To ask the Secretary of State for Defence, what (a) health measures and (b) radiobiological monitoring did the Government introduce after the British Nuclear Test Programme ended in 1991 for (i) all service personnel involved in the operations, (ii) all indigenous peoples living near or on the test sites during or after the time of operations, (iii) any others locally present during operations or now living near the test sites.
27 April 2021
The UK atmospheric nuclear test programme experimented on weapons not Service personnel; the health of all those involved was a vital consideration, as shown by the detailed documented safety measures and radiobiological monitoring that took place during experiments. The Service personnel who took part were not subject to ongoing routine health measures or radiobiological monitoring after the programme ended. To date, any published peer-reviewed research has found no evidence of a general excess of illness or mortality among nuclear test veterans as a group that could be linked to their participation in the tests. Any nuclear test veterans who believe they have suffered ill health due to service, have the right to apply for no-fault compensation under the War Pensions Scheme.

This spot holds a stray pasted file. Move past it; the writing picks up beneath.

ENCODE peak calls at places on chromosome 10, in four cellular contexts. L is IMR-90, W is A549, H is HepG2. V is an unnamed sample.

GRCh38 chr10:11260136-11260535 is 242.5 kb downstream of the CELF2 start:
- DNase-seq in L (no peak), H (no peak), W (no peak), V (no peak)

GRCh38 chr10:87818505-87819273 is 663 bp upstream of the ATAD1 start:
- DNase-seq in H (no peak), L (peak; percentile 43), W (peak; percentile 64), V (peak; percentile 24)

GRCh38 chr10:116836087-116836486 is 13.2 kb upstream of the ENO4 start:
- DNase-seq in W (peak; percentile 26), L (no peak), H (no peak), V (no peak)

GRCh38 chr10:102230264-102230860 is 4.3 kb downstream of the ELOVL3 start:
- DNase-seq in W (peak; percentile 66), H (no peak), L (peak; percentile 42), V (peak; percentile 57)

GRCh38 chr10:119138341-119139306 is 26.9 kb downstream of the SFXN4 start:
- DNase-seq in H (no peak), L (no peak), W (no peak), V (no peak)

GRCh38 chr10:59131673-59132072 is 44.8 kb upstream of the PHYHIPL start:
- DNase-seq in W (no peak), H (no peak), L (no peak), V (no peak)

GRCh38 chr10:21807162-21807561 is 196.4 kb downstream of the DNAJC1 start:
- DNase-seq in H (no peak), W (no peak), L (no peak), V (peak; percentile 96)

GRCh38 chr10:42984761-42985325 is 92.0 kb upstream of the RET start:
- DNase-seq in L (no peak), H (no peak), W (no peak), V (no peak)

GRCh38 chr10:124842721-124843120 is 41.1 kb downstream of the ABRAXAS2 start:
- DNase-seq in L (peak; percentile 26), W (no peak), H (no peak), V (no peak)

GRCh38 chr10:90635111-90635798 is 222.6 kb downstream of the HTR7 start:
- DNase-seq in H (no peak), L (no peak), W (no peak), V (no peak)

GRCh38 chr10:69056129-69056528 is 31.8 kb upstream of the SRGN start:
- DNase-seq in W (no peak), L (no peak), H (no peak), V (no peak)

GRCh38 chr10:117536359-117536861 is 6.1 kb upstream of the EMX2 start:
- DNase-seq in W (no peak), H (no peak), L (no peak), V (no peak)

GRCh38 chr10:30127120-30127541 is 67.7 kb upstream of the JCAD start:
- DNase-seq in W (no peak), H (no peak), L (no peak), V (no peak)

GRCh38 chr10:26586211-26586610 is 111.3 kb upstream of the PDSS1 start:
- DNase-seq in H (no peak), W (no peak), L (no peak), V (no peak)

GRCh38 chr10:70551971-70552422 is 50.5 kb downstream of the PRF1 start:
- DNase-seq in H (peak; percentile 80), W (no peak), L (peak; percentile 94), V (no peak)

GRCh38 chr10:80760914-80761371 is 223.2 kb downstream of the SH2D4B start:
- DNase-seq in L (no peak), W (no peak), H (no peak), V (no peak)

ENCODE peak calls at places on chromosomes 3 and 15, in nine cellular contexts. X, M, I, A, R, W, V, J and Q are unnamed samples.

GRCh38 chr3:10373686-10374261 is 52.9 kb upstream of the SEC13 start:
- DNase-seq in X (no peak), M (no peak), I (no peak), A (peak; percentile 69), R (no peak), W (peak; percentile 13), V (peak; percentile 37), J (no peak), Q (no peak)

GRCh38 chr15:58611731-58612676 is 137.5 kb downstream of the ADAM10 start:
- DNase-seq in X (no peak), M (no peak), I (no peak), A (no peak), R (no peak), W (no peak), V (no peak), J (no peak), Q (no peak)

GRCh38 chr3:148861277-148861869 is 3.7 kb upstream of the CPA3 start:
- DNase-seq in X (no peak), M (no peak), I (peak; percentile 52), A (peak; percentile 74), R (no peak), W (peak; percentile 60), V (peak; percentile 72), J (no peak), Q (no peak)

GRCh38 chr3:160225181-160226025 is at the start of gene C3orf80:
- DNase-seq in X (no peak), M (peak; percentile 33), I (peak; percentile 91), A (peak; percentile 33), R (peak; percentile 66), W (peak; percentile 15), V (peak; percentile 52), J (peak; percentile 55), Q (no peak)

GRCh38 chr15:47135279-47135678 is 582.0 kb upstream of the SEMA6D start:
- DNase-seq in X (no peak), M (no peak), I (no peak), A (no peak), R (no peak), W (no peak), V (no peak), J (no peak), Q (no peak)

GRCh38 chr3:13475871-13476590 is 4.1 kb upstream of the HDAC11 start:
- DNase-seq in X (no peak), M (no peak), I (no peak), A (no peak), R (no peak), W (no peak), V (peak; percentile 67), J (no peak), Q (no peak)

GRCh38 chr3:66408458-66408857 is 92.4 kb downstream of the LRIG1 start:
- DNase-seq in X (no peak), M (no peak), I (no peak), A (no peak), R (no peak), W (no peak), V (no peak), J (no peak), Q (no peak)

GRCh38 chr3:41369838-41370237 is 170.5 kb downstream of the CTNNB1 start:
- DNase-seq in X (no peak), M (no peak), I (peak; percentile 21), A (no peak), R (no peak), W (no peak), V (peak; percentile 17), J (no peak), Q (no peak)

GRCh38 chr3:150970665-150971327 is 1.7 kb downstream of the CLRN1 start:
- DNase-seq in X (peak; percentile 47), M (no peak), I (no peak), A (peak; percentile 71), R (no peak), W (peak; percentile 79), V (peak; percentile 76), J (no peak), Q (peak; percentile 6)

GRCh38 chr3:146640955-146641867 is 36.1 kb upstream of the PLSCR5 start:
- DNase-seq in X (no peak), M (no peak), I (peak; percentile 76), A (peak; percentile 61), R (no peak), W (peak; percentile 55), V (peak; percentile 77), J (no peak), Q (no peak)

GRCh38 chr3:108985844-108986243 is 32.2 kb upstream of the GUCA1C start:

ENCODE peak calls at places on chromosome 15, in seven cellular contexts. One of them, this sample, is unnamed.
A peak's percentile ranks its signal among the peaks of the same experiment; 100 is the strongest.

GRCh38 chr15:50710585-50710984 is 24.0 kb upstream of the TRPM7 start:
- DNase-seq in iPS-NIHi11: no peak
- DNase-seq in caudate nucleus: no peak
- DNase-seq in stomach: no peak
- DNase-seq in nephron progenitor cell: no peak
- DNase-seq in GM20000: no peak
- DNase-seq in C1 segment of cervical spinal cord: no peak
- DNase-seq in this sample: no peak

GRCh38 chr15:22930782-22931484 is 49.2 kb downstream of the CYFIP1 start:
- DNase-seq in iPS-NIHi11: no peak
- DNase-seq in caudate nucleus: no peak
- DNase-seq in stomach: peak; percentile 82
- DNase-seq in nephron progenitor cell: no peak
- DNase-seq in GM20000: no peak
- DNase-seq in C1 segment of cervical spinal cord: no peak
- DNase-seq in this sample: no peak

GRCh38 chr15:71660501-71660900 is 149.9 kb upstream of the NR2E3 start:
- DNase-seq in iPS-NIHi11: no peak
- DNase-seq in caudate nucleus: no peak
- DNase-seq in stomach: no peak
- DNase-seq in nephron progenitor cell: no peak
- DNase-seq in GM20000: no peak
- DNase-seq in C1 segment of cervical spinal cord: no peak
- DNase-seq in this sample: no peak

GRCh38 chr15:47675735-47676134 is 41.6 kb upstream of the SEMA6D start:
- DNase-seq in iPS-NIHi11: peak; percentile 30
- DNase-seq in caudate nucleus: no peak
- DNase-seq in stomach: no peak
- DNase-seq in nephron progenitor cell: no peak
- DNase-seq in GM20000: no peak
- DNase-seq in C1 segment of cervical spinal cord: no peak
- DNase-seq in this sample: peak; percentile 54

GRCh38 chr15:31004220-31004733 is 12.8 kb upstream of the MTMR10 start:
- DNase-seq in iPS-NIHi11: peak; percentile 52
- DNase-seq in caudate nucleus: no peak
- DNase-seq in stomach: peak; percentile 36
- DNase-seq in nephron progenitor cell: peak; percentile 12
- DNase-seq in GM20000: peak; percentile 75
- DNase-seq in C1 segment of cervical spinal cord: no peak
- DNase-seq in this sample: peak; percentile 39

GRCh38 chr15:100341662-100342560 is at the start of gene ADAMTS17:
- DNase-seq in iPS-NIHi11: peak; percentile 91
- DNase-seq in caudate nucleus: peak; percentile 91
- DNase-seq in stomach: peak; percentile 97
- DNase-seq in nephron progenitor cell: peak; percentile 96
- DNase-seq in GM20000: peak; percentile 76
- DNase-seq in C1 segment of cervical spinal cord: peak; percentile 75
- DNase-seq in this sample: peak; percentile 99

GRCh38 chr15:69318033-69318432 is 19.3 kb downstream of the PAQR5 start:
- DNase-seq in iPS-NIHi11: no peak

In 1968, the UK and Australia signed an agreement confirming that the clean-up of all test sites had been completed satisfactorily. As announced to the House on 10 December 1993, (Official Report, column 421), the Government agreed to make an ex gratia payment of £20 million to the Federal Government of Australia as part of a full and final settlement of the UK Government’s liability for any claims resulting from the British test programme. A copy of the note giving effect to this agreement was placed in the Library of the House. The note also records that the Government of Australia indemnified the Government of the UK against claims from Australian nationals or residents. The Government now regards the matter as closed.